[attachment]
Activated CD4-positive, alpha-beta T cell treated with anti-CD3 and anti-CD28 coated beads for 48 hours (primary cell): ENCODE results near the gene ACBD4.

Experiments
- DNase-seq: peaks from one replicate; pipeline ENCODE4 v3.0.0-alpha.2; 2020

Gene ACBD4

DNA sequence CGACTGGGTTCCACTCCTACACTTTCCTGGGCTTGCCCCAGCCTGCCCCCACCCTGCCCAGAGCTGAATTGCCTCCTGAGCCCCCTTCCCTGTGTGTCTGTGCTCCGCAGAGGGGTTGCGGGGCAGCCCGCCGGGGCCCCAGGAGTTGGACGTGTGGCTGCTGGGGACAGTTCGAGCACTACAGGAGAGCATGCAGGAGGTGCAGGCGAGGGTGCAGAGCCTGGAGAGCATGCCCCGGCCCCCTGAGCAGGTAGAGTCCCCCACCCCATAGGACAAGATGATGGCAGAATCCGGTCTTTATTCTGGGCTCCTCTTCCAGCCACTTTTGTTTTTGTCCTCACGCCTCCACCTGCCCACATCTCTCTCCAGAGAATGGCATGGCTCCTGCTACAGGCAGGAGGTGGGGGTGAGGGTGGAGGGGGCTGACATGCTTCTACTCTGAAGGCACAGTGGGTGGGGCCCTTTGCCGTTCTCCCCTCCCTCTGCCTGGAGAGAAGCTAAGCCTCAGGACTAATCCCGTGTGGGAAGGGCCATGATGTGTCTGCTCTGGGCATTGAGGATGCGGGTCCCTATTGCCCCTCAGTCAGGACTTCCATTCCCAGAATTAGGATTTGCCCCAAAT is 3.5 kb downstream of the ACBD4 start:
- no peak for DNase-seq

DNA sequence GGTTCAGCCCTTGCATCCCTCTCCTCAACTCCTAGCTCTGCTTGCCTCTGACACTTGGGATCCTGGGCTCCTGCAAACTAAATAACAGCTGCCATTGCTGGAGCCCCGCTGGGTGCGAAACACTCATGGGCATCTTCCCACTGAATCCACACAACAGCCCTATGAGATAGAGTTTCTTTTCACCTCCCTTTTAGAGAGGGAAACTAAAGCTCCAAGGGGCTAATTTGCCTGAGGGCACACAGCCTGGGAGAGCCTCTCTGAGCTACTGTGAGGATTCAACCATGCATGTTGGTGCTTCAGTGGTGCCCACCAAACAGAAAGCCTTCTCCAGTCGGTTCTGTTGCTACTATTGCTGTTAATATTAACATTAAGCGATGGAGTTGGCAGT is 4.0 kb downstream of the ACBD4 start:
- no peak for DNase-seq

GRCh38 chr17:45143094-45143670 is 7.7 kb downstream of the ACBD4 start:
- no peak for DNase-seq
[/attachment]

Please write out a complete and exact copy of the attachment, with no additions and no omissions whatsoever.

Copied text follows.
Activated CD4-positive, alpha-beta T cell treated with anti-CD3 and anti-CD28 coated beads for 48 hours (primary cell): ENCODE results near the gene ACBD4.

Experiments
- DNase-seq: peaks from one replicate; pipeline ENCODE4 v3.0.0-alpha.2; 2020

Gene ACBD4

DNA sequence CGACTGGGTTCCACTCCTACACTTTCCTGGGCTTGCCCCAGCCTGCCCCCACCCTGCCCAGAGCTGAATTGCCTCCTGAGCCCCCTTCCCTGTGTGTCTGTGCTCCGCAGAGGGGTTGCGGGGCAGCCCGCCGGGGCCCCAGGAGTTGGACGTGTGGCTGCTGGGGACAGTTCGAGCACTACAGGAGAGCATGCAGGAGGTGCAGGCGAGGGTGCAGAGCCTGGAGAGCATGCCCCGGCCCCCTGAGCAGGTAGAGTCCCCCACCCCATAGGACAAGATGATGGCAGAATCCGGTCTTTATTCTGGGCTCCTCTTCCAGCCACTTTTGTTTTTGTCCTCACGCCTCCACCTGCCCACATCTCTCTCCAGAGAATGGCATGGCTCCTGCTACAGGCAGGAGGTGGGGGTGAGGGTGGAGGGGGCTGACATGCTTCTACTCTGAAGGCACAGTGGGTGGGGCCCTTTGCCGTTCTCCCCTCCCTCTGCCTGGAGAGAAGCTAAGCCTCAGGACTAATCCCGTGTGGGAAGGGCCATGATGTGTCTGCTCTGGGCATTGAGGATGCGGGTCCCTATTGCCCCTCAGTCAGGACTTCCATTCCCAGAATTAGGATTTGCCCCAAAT is 3.5 kb downstream of the ACBD4 start:
- no peak for DNase-seq

DNA sequence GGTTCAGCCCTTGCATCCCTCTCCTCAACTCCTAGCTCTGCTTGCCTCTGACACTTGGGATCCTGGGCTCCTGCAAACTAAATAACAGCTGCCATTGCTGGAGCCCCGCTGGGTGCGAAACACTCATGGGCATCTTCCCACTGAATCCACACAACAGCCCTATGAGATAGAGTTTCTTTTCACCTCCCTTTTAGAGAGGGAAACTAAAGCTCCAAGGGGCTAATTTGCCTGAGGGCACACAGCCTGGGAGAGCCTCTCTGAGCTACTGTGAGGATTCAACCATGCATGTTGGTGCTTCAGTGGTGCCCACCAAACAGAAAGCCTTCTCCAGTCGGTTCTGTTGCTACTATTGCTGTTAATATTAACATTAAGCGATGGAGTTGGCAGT is 4.0 kb downstream of the ACBD4 start:
- no peak for DNase-seq

GRCh38 chr17:45143094-45143670 is 7.7 kb downstream of the ACBD4 start:
- no peak for DNase-seq